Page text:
Whether it’s thanks to Noma, IKEA or the concept of hygge, Scandinavian cuisine has never been hotter than it is now. Erica Landin picks out some of her favourite restaurants across Denmark, Sweden, Norway and Finland to give you some wine travel inspiration for 2017....
Restaurants for wine lovers in Scandinavia
Though separate countries with notable regional differences, there is a commonality among the best Scandinavian restaurants. They work mainly, or solely, with local growers and farms, focusing on fresh, seasonal meat, vegetables and seafood. Foraging for berries, herbs, mushrooms and wild vegetables remains popular. Service tends to be informal but informed, from an enviable number of world-class sommeliers. Let them guide you to new discoveries.
The following reviews are taken from the January issue of Decanter Magazine, to catch the latest restaurant and travel features click here to subscribe.
Written by Erica Landin and edited by Laura Seal for Decanter.com
Admiralgade 26 – Copenhagen, Denmark
This is the eagerly awaited restaurant by charismatic duo Christian Nedergaard and Sebastian Rind Nellemann, who run the beloved wine bar Ved Stranden 10. If you are looking for breakfast, lunch, dinner or a hearty late-night snack, their inviting restaurant is just around the corner. Food varies from the well-known to the exciting, with influences as diverse as Japan, the Middle East, the Mediterranean and, of course, Denmark.
The ambience is airy and informal, and the decor inspired by the year 1910 – the year of the building itself. The wine list is an extension of what is served at Ved Stranden 10. Fun wines by the glass include Morillon (aka Chardonnay) from Sepp Muster in Austria, Baby Bandito from Testalonga in South Africa, and Champagne from Poillot. On the bottle list, you’ll find everything from a proprietary house cuvée from Christian Tschida, Moric’s Blaufränkish or a Leflaive Chevalier-Montrachet.
Admiralgade 26, 1066 Copenhagen
Tel +45 33 33 79 73
See the Admiralgade 26 website for bookings
Maaemo – Oslo, Norway
Once seen as the backwater of Scandinavian fine dining, Norway smirked at its neighbours in 2016 when Maaemo (together with Geranium in Copenhagen) won the race to become Scandinavia’s first Michelin three-star restaurant. It is housed in an architectural cement-and-glass building behind the central station. Step inside, however, and head chef Esben Holmboe Bang will take you on an enchanting, evening-long journey through Norway, from steep fjords to cold clear waters and lush, moss-clad forests.
Bang is convinced of the qualities of biodynamic farming. ‘I have yet to meet a farmer who originates from a biodynamic train of thought who does not love what he or she harvests,’ he says. The excitingly innovative wine matchings reflect this preference, though the cellar also houses plenty of big name Burgundies to tempt classic drinkers, such as Domaine de la Romanée-Conti, Roumier and Coche-Dury.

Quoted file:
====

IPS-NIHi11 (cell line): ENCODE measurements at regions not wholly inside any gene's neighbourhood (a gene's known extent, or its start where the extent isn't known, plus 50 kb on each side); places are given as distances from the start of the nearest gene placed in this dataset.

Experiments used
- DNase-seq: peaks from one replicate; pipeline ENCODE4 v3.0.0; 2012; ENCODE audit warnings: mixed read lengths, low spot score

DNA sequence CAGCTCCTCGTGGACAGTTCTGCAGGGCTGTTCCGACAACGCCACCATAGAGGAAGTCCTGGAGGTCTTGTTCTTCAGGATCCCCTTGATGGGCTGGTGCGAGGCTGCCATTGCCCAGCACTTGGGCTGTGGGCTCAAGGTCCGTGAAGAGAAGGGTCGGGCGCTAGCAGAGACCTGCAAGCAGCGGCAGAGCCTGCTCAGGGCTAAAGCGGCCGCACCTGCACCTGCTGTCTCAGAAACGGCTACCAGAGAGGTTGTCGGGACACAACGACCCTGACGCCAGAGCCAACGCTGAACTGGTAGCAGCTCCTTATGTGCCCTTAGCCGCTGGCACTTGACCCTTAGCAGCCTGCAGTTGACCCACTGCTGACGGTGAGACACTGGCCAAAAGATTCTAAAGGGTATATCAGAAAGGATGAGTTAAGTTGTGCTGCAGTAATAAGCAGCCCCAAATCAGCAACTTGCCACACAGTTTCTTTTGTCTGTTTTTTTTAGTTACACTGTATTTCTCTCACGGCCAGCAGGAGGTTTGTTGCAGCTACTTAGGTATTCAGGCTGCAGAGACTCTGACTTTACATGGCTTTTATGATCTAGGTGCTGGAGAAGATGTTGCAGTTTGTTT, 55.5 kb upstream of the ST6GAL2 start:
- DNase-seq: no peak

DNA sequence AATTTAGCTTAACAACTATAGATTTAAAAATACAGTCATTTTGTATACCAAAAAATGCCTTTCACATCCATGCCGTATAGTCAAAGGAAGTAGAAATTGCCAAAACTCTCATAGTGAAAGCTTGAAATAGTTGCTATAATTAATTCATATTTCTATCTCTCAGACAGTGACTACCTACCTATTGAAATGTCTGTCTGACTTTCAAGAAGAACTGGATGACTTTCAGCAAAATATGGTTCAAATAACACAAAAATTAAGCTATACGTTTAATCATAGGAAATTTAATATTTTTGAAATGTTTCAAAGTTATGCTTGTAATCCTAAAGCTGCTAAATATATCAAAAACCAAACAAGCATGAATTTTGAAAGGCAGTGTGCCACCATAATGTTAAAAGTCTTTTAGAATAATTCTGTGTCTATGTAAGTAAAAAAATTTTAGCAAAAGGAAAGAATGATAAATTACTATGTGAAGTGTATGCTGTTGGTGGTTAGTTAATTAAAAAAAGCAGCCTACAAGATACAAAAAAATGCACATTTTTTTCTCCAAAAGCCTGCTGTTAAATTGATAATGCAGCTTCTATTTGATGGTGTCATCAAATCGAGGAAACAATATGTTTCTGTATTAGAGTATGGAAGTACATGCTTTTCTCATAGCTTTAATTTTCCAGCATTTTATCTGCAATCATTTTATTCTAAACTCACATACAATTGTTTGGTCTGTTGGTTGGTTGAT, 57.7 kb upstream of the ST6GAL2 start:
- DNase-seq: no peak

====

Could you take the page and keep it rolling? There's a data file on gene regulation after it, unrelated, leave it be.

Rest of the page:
Maaemo, Schweigaardsgate 15, Oslo
Te: +47 221 79 969
See the Maaemo website for bookings
Credit: Esben Holmboe Bang Instagram @esbenhb
Kadeau Bornholm – Åkirkeby, Denmark
Nicolai Nørregaard was not a trained chef when he opened Kadeau with childhood friends Rasmus and Magnus Kofoed, on his native island of Bornholm in the Oresund strait. Many years later the team has both Kadeau Copenhagen and casual favourite Pony, but the original Kadeau Bornholm nevertheless remains an unbeatable gastronomic summer destination.
The restaurant is housed in a beach pavilion with striking views of the sea. The tasting menu features extensive inspiration from Bornholm, with many foraged or house cultivated ingredients. Beach rose, green strawberries, smoked herring, blackcurrant dust and sloe vinegar – Nørregaard’s cooking is playfully regional. The wine list features classic appellations of France, Italy, Germany and Austria, such as Les Béguines from Jérôme Prévost’s Champagne La Closerie, Chablis in magnum from Domaine Pattes Loup, Yann Durieux’s Love and Pif Bourgogne Aligoté, and German Rieslings from Georg Breuer.
Kadeau Bornholm, Baunevej 18, Åkirkeby
Tel +45 56 97 82 50
See the Kadeau Bornholm website for bookings
Credit: Marie Louise Munkegaard
Kolonialen Bislett – Oslo, Norway
Pontus Dahlström, a founder of Michelin three-star Maaemo needed a restart. Newly opened Kolonialen is meant to
be a ‘neighbourhood joint’, but the attention to detail and perfection in balance and flavours is nothing but star quality. The atmosphere, however, is relaxed and lively and the prices are good. The menu features fresh oysters, filling plates of beef cheeks with roasted leeks, and milk-poached flounder with mussels.
Wine offerings are divided into the everchanging ‘Fast Track’ list of deliciously easy wines, plus a fancier wine cellar list with Champagne from Agrapart, Riesling from Weingut Keller and red Burgundy from Armand Rousseau, among others. In a region where many top restaurants specialise in ‘natural’ wines, the selections here reflect the clean, classical preferences Pontus became known for at Maaemo.
Kolonialen Bislett, Sofiesgate 16, Oslo
Tel +47 901 15 098
See Kolonialen Bislett website for bookings
PM & Vänner – Växjö, Sweden
Spanish-born sommelier Rubén Sanz Ramiro had established a bright international career when his wife brought him to the Swedish countryside. As luck would have it, the small town of Växjö has one of Sweden’s top fine dining destinations – hotel and restaurant PM & Vänner – where Andreas Larsson (World’s Best Sommelier 2007) had built a wine cellar
of international calibre. With more than 4,000 bottles, including Krug Collection 1981 in magnum, Dominus Estate 1992 from Napa and Domaine de La Romanée-Conti, La Tâche Grand Cru 1989, the impressive cellar is constantly evolving.